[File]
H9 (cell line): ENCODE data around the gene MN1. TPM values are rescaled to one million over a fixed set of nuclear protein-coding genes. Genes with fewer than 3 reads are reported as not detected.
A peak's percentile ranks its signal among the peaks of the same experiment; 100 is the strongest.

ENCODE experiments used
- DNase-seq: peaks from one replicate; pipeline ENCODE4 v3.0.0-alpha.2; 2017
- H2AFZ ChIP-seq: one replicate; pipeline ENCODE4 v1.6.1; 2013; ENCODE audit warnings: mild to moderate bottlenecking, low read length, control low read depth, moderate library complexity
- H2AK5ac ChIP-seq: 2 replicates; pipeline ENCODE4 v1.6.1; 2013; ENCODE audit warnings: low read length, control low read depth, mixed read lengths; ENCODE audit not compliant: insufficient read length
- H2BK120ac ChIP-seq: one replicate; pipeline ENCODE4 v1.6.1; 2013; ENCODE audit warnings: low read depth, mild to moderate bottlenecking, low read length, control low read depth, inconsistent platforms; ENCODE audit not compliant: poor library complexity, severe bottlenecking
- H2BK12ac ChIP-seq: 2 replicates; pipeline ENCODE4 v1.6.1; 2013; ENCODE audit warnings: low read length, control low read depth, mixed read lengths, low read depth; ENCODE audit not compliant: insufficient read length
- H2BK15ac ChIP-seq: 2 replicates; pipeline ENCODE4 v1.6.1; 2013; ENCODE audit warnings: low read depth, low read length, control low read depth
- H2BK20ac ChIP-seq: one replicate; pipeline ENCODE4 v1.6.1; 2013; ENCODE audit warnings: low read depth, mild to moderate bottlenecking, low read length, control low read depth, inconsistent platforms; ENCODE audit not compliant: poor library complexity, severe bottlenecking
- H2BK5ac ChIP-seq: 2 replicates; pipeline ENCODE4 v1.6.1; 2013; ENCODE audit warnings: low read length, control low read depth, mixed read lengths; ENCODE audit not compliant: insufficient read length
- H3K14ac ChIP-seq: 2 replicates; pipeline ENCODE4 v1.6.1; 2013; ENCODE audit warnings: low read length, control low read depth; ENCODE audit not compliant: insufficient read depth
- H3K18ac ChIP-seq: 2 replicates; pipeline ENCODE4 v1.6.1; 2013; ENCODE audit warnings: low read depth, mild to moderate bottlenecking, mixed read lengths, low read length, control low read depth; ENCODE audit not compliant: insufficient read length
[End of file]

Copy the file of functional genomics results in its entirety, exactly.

H9 (cell line): ENCODE data around the gene MN1. TPM values are rescaled to one million over a fixed set of nuclear protein-coding genes. Genes with fewer than 3 reads are reported as not detected.
A peak's percentile ranks its signal among the peaks of the same experiment; 100 is the strongest.

ENCODE experiments used
- DNase-seq: peaks from one replicate; pipeline ENCODE4 v3.0.0-alpha.2; 2017
- H2AFZ ChIP-seq: one replicate; pipeline ENCODE4 v1.6.1; 2013; ENCODE audit warnings: mild to moderate bottlenecking, low read length, control low read depth, moderate library complexity
- H2AK5ac ChIP-seq: 2 replicates; pipeline ENCODE4 v1.6.1; 2013; ENCODE audit warnings: low read length, control low read depth, mixed read lengths; ENCODE audit not compliant: insufficient read length
- H2BK120ac ChIP-seq: one replicate; pipeline ENCODE4 v1.6.1; 2013; ENCODE audit warnings: low read depth, mild to moderate bottlenecking, low read length, control low read depth, inconsistent platforms; ENCODE audit not compliant: poor library complexity, severe bottlenecking
- H2BK12ac ChIP-seq: 2 replicates; pipeline ENCODE4 v1.6.1; 2013; ENCODE audit warnings: low read length, control low read depth, mixed read lengths, low read depth; ENCODE audit not compliant: insufficient read length
- H2BK15ac ChIP-seq: 2 replicates; pipeline ENCODE4 v1.6.1; 2013; ENCODE audit warnings: low read depth, low read length, control low read depth
- H2BK20ac ChIP-seq: one replicate; pipeline ENCODE4 v1.6.1; 2013; ENCODE audit warnings: low read depth, mild to moderate bottlenecking, low read length, control low read depth, inconsistent platforms; ENCODE audit not compliant: poor library complexity, severe bottlenecking
- H2BK5ac ChIP-seq: 2 replicates; pipeline ENCODE4 v1.6.1; 2013; ENCODE audit warnings: low read length, control low read depth, mixed read lengths; ENCODE audit not compliant: insufficient read length
- H3K14ac ChIP-seq: 2 replicates; pipeline ENCODE4 v1.6.1; 2013; ENCODE audit warnings: low read length, control low read depth; ENCODE audit not compliant: insufficient read depth
- H3K18ac ChIP-seq: 2 replicates; pipeline ENCODE4 v1.6.1; 2013; ENCODE audit warnings: low read depth, mild to moderate bottlenecking, mixed read lengths, low read length, control low read depth; ENCODE audit not compliant: insufficient read length